The Complainant further alleges that the Respondent has not provided the Complainant with any evidence of its use of, or demonstrable preparations to use, the disputed domain name in connection with a bona fide offering of goods or services before any notice of the dispute. The Respondent has been and is currently holding the disputed domain name passively, which non-use is insufficient to establish a legitimate interest in respect of a domain name. The Respondent is also not a licensee or an authorized agent of the Complainant or in any other way authorized to use the Complainant’s trademark MONCLER. The Complainant also contends that the Respondent is not commonly known by the disputed domain name as an individual, business, or other organization and the trademark MONCLER is not the family name of the Respondent. As additional element within the frame of rights or legitimate interests, the Respondent did not reply to the cease and desist letters and the subsequent reminders sent on behalf of the Complainant, nor did it provide any explanation as to the registration and use of the disputed domain name when it was contacted by telephone on behalf of the Complainant. The Complainant therefore concludes that the Respondent has no rights to or legitimate interests in respect of the disputed domain name.
The Complainant is of the opinion that the Respondent also registered or used the disputed domain name in bad faith. The Complainant claims that the Respondent was undoubtedly aware of the existence of the Complainant’s MONCLER trademark at the time of the registration of the disputed domain name, given the reputation of the trademark in many countries, including the Netherlands. According to the Complainant, the disputed domain name is also used in bad faith as it has been previously redirected to a registrar parking page and is currently redirected to an inactive website. In addition, the lack of any response by the Respondent to the Complainant’s cease and desist letters and subsequent reminders are further circumstances suggesting bad faith on the part of the Respondent.
The Respondent did not reply to the Complainant’s contentions.
6. Discussion and Findings
As the Respondent has not filed a response, the Panel shall rule on the basis of the Complaint. In accordance with article 10.3 of the Regulations, the Complaint shall in that event be granted, unless the panelist considers it to be without basis in law or in fact.
The Panel notes that, in accordance with article 16.4 of the Regulations, the Center has fulfilled its obligation to employ reasonably available means to achieve actual notice of the Complaint to the Respondent.
Based on article 2.1 of the Regulations, a request to transfer a domain name must meet three cumulative conditions:
a. a domain name is identical or confusingly similar to a trademark or trade name protected under Dutch law in which the complainant has rights, or other name by means of article 2.1(a) under II of the Regulations; and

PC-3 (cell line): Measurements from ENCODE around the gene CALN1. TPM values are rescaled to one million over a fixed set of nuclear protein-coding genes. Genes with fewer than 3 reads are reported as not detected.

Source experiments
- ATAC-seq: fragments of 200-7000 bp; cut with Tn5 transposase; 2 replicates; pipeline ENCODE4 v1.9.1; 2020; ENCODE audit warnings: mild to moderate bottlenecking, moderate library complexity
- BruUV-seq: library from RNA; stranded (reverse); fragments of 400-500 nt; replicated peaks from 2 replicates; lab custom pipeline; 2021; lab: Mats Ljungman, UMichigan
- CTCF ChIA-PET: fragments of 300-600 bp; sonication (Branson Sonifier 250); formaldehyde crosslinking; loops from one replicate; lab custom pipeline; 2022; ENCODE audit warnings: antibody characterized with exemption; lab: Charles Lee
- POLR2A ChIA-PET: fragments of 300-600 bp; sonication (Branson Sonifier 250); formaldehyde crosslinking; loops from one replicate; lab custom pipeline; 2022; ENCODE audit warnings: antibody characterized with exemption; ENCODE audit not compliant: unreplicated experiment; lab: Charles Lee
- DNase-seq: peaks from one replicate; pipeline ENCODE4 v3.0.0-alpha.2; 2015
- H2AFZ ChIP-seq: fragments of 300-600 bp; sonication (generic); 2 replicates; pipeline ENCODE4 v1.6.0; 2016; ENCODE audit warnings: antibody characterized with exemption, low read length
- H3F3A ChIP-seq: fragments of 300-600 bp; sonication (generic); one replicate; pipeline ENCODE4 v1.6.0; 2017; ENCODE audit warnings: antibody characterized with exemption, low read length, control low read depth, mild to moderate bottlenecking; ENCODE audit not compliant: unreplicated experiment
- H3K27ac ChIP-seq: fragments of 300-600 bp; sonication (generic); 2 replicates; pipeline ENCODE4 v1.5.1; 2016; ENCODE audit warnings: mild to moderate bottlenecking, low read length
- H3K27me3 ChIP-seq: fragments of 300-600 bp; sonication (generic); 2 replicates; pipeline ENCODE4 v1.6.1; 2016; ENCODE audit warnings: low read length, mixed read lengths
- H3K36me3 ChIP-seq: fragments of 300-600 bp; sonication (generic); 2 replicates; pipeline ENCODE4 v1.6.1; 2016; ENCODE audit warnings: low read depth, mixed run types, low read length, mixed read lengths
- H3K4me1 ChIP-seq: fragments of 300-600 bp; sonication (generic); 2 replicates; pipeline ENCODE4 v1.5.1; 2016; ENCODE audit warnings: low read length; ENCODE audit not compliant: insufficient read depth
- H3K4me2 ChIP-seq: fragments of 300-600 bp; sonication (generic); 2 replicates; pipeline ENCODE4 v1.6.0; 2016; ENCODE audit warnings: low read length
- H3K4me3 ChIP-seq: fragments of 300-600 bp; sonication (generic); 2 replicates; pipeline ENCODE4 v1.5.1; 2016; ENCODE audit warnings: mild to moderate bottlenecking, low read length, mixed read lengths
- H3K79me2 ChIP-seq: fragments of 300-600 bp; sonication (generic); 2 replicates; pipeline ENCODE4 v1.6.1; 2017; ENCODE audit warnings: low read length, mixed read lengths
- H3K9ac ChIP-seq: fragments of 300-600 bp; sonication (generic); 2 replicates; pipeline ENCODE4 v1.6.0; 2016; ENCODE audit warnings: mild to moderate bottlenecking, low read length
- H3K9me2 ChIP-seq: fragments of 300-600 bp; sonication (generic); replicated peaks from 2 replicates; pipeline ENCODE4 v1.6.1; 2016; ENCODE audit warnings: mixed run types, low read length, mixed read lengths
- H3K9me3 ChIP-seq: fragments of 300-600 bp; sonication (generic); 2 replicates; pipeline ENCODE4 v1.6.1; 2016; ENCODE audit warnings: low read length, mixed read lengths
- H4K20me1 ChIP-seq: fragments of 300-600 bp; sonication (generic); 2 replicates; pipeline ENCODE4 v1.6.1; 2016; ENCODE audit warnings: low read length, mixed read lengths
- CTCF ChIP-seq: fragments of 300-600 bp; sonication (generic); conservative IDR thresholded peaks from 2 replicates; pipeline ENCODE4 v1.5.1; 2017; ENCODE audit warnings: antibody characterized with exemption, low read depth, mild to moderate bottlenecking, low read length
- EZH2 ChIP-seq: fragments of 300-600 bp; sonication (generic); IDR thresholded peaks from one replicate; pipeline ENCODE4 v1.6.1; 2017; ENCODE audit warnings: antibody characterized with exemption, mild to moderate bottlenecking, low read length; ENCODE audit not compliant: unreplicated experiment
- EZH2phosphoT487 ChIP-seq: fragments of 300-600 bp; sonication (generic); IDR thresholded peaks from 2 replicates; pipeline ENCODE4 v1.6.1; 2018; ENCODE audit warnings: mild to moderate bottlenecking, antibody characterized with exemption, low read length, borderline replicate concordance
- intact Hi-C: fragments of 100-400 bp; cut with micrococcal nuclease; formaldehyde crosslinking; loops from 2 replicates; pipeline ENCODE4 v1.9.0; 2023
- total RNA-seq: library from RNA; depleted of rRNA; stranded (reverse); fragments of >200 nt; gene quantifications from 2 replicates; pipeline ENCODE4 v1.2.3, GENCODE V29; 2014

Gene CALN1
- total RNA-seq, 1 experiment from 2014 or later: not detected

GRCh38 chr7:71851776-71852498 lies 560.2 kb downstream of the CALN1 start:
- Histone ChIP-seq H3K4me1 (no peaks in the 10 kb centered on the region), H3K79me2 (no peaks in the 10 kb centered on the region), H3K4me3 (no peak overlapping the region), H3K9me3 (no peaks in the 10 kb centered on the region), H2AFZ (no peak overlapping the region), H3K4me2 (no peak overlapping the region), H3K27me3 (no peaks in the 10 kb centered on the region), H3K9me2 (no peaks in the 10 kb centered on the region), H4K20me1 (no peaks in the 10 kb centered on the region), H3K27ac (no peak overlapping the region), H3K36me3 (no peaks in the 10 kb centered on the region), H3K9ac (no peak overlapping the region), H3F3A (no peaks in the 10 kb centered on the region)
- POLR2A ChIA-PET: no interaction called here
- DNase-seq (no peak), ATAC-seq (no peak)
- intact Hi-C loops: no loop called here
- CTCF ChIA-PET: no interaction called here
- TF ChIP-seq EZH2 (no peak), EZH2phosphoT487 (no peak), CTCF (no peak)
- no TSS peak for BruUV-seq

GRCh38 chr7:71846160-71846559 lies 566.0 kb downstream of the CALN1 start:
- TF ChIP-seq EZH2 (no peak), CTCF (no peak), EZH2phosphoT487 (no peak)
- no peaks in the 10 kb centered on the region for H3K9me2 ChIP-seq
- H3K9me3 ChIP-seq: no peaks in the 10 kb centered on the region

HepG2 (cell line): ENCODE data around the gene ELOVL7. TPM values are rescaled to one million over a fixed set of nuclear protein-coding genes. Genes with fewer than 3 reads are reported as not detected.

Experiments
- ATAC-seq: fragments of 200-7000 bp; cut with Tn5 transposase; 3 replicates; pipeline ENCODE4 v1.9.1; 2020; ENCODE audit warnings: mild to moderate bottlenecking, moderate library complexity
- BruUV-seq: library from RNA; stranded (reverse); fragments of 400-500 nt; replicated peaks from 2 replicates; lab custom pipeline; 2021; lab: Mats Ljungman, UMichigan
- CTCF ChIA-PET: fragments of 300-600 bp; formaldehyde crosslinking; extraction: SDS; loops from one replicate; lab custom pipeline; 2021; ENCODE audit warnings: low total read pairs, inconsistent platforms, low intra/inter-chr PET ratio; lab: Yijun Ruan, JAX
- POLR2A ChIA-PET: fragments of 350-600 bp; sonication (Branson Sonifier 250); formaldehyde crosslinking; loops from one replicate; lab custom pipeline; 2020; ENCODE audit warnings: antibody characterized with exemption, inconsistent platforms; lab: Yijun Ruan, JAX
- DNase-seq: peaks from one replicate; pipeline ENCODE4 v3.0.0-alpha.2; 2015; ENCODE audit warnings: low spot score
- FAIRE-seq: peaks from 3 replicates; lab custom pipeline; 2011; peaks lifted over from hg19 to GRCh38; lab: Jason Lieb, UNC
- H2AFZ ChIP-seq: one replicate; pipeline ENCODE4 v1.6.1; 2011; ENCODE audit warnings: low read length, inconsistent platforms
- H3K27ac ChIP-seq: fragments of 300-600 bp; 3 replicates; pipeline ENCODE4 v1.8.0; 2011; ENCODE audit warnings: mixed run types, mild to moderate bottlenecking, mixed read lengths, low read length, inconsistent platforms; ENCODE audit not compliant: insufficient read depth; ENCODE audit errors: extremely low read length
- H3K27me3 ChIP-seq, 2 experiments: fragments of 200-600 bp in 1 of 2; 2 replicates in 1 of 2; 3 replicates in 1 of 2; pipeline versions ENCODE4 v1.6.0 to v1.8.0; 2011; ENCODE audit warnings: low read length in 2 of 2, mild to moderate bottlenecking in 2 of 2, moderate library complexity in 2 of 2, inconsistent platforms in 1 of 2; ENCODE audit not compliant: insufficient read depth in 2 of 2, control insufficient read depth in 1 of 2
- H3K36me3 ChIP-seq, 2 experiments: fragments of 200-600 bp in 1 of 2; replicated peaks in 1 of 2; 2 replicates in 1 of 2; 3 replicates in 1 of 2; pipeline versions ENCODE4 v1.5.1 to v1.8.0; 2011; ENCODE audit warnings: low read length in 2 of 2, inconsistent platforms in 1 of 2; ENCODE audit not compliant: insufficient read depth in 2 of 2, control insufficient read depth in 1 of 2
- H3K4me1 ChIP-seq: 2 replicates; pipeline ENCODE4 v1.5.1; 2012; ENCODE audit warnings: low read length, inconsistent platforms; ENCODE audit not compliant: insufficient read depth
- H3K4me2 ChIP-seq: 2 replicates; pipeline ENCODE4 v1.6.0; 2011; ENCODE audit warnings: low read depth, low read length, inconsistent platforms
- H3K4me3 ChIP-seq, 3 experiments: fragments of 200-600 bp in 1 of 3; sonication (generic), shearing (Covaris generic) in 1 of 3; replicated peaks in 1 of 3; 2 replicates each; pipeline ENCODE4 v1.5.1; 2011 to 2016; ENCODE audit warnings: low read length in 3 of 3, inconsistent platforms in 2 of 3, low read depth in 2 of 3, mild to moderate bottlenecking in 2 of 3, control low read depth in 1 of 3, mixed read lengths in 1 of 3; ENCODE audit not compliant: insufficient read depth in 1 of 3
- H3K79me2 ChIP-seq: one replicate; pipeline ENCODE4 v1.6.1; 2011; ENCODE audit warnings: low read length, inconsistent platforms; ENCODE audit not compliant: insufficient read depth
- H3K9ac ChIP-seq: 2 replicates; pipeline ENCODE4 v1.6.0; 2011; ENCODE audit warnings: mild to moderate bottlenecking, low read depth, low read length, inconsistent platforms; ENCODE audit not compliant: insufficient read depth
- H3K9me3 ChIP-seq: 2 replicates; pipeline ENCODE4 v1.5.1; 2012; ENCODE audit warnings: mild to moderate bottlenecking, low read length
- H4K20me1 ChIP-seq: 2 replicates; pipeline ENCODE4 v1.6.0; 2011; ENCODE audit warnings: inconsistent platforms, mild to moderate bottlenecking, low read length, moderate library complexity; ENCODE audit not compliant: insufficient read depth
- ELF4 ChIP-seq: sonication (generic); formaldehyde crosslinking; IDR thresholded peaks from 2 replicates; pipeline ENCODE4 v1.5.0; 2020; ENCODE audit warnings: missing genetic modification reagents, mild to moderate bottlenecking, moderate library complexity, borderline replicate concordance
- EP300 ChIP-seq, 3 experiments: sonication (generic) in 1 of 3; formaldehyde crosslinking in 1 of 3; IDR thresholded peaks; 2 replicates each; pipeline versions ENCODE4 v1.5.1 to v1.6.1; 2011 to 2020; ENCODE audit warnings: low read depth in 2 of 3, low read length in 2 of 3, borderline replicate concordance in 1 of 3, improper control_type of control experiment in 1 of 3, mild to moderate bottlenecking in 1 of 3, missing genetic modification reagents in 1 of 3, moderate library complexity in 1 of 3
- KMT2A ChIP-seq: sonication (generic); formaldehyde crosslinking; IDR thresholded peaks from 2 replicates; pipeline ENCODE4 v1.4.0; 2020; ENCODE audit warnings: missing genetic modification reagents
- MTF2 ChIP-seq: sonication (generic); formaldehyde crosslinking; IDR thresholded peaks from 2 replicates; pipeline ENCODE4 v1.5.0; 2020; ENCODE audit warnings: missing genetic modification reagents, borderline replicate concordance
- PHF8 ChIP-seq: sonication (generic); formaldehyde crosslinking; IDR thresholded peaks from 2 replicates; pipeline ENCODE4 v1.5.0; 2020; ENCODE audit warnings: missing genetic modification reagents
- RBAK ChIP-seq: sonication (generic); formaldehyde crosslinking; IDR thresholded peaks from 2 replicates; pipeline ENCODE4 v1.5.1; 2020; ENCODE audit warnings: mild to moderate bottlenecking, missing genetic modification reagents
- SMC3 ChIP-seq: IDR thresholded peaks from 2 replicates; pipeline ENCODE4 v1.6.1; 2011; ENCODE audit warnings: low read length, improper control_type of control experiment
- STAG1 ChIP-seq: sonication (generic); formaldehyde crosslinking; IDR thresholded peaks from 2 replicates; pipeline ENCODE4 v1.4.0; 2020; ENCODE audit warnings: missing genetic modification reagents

b. the respondent has no rights to or legitimate interests in the domain name; and
c. the domain name has been registered or is being used in bad faith.
A. Identical or Confusingly Similar
It is established case law that the Top-Level Domain “.nl” may be disregarded in assessing the similarity between the trademarks on the one hand, and the disputed domain names on the other hand (see, e.g., Roompot Recreatie Beheer B.V. v. Edoco LTD, WIPO Case No. DNL2008-0008).
When accordingly ignoring the Top Level Domain, the disputed domain name is identical to the MONCLER trademarks identified in paragraph 4 above which are protected under Dutch law in which the Complainant has rights, so that the Panel finds that the Complainant has satisfied the requirement of article 2.1(a) of the Regulations.
B. Rights or Legitimate Interests
Article 2.1(b) of the Regulations requires that the Complainant demonstrates that the Respondent has no rights to or legitimate interests in the disputed domain name. This condition is met if the Complainant makes a prima facie case that the Respondent has no such rights or interests, and the Respondent fails to rebut this (see, e.g., Technische Unie B.V. and Otra Information Services v. Technology Services Ltd., WIPO Case No. DNL2008-0002).
The Panel is satisfied that the Complainant made such prima facie case, showing that the Respondent has not made demonstrable preparations to use the disputed domain name or a name corresponding to the disputed domain name in connection with a bona fide offering of goods or services before the Respondent having received the notice of the dispute, and that the Respondent was not commonly known by the disputed domain name or a similar name. The Respondent has not disputed the above.
Accordingly, the Panel finds that the Complainant has satisfied the requirements of article 2.1(b) of the Regulations.
C. Registered or Used in Bad Faith
The lack of any active use of the disputed domain name to resolve to an active website without any active attempt to sell or to contact the Complainant does not as such prevent a finding of bad faith. The Panel must examine all circumstances of the case to determine if the Respondent has registered or used the disputed domain name in bad faith (e.g., Eutelsat SA v. Hooftsaecke BV, WIPO Case No. DNL2013-0010).
The Complainant has been the owner of the MONCLER trademarks which have been valid in the Netherlands since as early as 1963 and the Complainant has shown actual use of the trademarks. The registration and use of the MONCLER trademarks therefore significantly predate the Respondent’s registration of the disputed domain name. The Panel is further satisfied that the MONCLER trademark has a reputation and in absence of evidence to the contrary, the Panel finds that the Respondent must have been aware of the MONCLER trademarks when it registered the disputed domain name.
As it has been established that the disputed domain name was registered in bad faith, the Panel finds that the requirements of article 2.1(c) of the Regulations have also been met.
For all the foregoing reasons, in accordance with articles 1 and 14 of the Regulations, the Panel orders that the disputed domain name <moncler.nl> be transferred to the Complainant.
Date: July 29, 2015